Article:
I know that’s a weird thing to hear from me, but, really, it is.
Yes, it sucks, but these things happen. Yes, I’m crying a lot, especially when I see his pictures or think too hard about the teddy bear we sleep with now… but there are so many things that could have been worse, that could have made it more difficult, and when you’re surrounded by this much love and compassion, it’s hard to really feel sorry for yourself.
Not that I’m not giving it that good ol’ college try every now and again, but I don’t have to Live There. I let the tears come, I let the grief come, I let it cycle, and I let it go. This is what I have to do to get through this, and what I need to do to be there for the other people experiencing this grief.
Yes, I was the one carrying the little tyke, and the one that had to go through the labor and delivery, but I’ve not fooled myself for a moment by thinking that I’m the only one with a right to be affected by this loss. When you belong to a community, you feel the losses of that community, and they feel yours. I know this, and I don’t grudge anyone their own feelings. I think I’ll be ready for phone calls tomorrow, or if you’d like me to call you between naps, feel free to leave a comment.
Some interesting things about the birth:
Our friend Shelly delivered Toby at 5:44 pm. The doctor just didn’t make it in time to do the delivery, and I felt it was more appropriate anyway since she was the one who delivered Roux. Mom and Jae were there for most of the labor, and they hung around for quite some time after he was born. My bio-mother never attended any of my births except for Lili’s, and even then she was more interested in talking to the priest she hauled in there. Having my mom and my brother and my husband and Shelly there made me feel stronger and more loved than I think I ever have in labor.
Toby was 1 pound 12 ounces and 14 inches long. He was born breach, which is very normal for a birth at 30 weeks (didn’t have time to get into position), and the cause of demise was immediately evident: He had flipped around so much that he pinched the cord closed right at his belly button. The whole cord was twisted up like that. Besides that, he was perfect in every way – healthy and complete. The placenta, likewise, was in perfect condition. In a way, this makes it a little easier because no one can take blame for it. It was an accident, pure and simple, and although not common and impossible to predict or prevent, much easier to forgive.
He was smiling and peaceful when he was born. He had the most beautiful long slender fingers, and he had white hair! Not “buttery white” or “ashy-blonde”. WHITE. Eyebrows, eyelashes, all of it. He would have made a great snuggle-baby, and we did get to snuggle him a little.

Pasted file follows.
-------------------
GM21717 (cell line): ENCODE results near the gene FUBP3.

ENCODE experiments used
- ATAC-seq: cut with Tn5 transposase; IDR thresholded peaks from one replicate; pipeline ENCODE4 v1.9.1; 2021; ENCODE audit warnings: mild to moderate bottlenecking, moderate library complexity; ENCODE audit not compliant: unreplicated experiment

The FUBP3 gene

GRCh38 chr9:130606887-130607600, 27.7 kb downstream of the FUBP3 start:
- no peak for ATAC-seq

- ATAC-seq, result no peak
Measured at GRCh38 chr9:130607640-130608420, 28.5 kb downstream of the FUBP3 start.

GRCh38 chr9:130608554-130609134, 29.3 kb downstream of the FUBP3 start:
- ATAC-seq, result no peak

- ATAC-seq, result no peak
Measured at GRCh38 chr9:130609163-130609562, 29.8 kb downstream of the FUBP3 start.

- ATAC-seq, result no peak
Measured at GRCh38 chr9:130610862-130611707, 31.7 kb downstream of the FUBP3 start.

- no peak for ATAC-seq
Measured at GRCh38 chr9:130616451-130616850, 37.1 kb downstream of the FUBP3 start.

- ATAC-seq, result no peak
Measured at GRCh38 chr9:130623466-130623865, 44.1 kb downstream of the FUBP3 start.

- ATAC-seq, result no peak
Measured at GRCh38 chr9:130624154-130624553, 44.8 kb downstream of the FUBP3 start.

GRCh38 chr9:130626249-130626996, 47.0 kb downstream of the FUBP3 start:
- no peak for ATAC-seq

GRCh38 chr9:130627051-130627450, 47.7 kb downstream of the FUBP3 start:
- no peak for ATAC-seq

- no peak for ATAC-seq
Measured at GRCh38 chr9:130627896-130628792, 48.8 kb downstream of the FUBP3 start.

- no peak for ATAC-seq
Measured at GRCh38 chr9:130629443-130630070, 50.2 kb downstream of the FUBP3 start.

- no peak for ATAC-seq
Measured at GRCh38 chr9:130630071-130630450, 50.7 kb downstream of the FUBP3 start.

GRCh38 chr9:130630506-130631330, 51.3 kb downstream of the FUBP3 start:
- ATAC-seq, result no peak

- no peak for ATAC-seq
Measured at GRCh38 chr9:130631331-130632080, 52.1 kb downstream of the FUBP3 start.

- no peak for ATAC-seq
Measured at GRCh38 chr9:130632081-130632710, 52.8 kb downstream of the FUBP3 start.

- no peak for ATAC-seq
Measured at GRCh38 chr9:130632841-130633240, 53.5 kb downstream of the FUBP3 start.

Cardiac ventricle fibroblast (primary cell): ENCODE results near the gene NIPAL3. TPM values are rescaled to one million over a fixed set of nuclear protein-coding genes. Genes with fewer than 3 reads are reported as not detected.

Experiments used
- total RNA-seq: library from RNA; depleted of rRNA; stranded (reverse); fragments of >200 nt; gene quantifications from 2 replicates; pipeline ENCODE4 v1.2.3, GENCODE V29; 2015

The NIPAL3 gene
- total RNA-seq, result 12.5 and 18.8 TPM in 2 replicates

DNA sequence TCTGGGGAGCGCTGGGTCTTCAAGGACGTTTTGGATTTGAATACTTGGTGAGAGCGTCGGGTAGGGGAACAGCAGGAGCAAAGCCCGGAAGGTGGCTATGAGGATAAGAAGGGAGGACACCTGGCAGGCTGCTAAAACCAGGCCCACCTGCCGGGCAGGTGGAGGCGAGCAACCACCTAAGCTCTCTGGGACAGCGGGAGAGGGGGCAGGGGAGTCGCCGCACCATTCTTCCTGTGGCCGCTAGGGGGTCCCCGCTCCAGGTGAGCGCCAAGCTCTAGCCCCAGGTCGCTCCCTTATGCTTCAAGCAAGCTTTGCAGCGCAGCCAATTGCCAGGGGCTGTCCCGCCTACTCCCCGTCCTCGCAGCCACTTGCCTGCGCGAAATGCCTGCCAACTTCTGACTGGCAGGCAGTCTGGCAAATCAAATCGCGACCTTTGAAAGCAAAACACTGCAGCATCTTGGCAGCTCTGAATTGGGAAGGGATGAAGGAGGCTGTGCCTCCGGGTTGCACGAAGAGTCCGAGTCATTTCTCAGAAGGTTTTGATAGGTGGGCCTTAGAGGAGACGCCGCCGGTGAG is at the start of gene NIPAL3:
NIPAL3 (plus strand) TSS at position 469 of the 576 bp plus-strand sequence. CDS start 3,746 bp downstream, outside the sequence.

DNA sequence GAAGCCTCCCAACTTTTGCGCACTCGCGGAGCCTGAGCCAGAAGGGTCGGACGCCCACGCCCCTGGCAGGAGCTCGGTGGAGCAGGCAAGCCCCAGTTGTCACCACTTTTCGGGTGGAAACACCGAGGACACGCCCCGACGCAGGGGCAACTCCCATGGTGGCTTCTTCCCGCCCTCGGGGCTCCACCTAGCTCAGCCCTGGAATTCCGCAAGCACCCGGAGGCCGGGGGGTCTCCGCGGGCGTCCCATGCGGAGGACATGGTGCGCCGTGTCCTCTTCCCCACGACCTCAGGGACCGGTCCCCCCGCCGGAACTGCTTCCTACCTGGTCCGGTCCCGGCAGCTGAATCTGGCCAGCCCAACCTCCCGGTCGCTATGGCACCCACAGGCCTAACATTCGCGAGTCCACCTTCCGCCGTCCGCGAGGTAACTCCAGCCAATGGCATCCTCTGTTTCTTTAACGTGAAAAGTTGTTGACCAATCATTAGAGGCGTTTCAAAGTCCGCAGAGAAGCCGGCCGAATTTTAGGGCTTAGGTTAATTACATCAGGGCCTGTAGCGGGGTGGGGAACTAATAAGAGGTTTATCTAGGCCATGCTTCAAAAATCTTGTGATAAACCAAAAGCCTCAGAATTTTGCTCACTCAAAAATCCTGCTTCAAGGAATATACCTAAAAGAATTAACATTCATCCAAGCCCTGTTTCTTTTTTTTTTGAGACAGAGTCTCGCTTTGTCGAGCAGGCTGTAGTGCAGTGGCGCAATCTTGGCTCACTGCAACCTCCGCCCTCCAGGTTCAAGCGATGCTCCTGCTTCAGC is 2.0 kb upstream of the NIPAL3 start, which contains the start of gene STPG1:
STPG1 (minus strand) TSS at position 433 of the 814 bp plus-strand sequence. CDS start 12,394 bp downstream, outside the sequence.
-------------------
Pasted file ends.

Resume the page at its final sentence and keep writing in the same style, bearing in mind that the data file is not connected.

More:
When he was born, they handed him right to me, and we held him until the placenta was delivered by the doctor a few minutes later. Finally, it was time to let them clean him up, and they did a great job. The one thing I can say about the staff there was that they acted with the utmost compassion and sensitivity. They didn’t treat him like a corpse – they treated him like a baby. They cleaned him up and put him in a little cap and blanket, and they took his footprints and pressed his feet into a plaster cast. They took pictures of him, of his feet, of his hands… handprints… and they gave us all of these things in a little purple keepsake box along with a baby-angel pin and little booties and little tooth pillow and his hospital bracelets, plus a little surrogate-baby bear and a blanket. They worked to legitimize the birth AS a birth instead of marginalizing it strictly as a “stillbirth”.
And, interestingly enough, I found that most of the time, I was comforting other people through it – the nurses, the M.A.s, the doctor, even… I would be a hypocrit and an asshole if I didn’t allow my faith to comfort me in this time, and it served me amazingly well, so I will pass on the wisdoms I’m using to get through it.
We believe in reincarnation because only an asshole of a god would give you only one short lifetime to experience this amazing world we live in. Everything is recycled, and that applies to souls, too. In that light, Toby will always be able to look back on this lifetime and know that he was conceived, lived and died in absolute peace and love.
Everyone gets exactly the same amount of time: one lifetime. That may be a few weeks, a few months, or many, many years, but each life serves its purpose, either through its own actions or through it’s effects on other people’s lives. We were touched by him deeply, even without his external presence, and if that is all the purpose he had, he fulfilled it well.
In the pictures the hospital took of his hands, he was making the Hands of the Buddha (I’ll post them later), and that tells me that he was probably more aware of the whole of his purpose in this incarnation than any of us could conceive. And even if he wasn’t, it’s a comforting thought that, though I couldn’t hold him, I might’ve birthed the Buddha.
Or maybe that’s the meds talking. They’re starting to kick in, so I should sleep now.
Yes, I’ve been changed by this, but only in the ways that this should change me. I will cry sometimes when I see babies, but I won’t grudge anyone else their happiness. Though I hurt inside and part of me still wants to know what part of this is “fair”, I am at peace with what has happened.
The funeral will be on Saturday, probably mid-day depending on the weather, maybe sundown. It seems appropriate. Call if you want to arrange to be here. We’re holding it here at the house.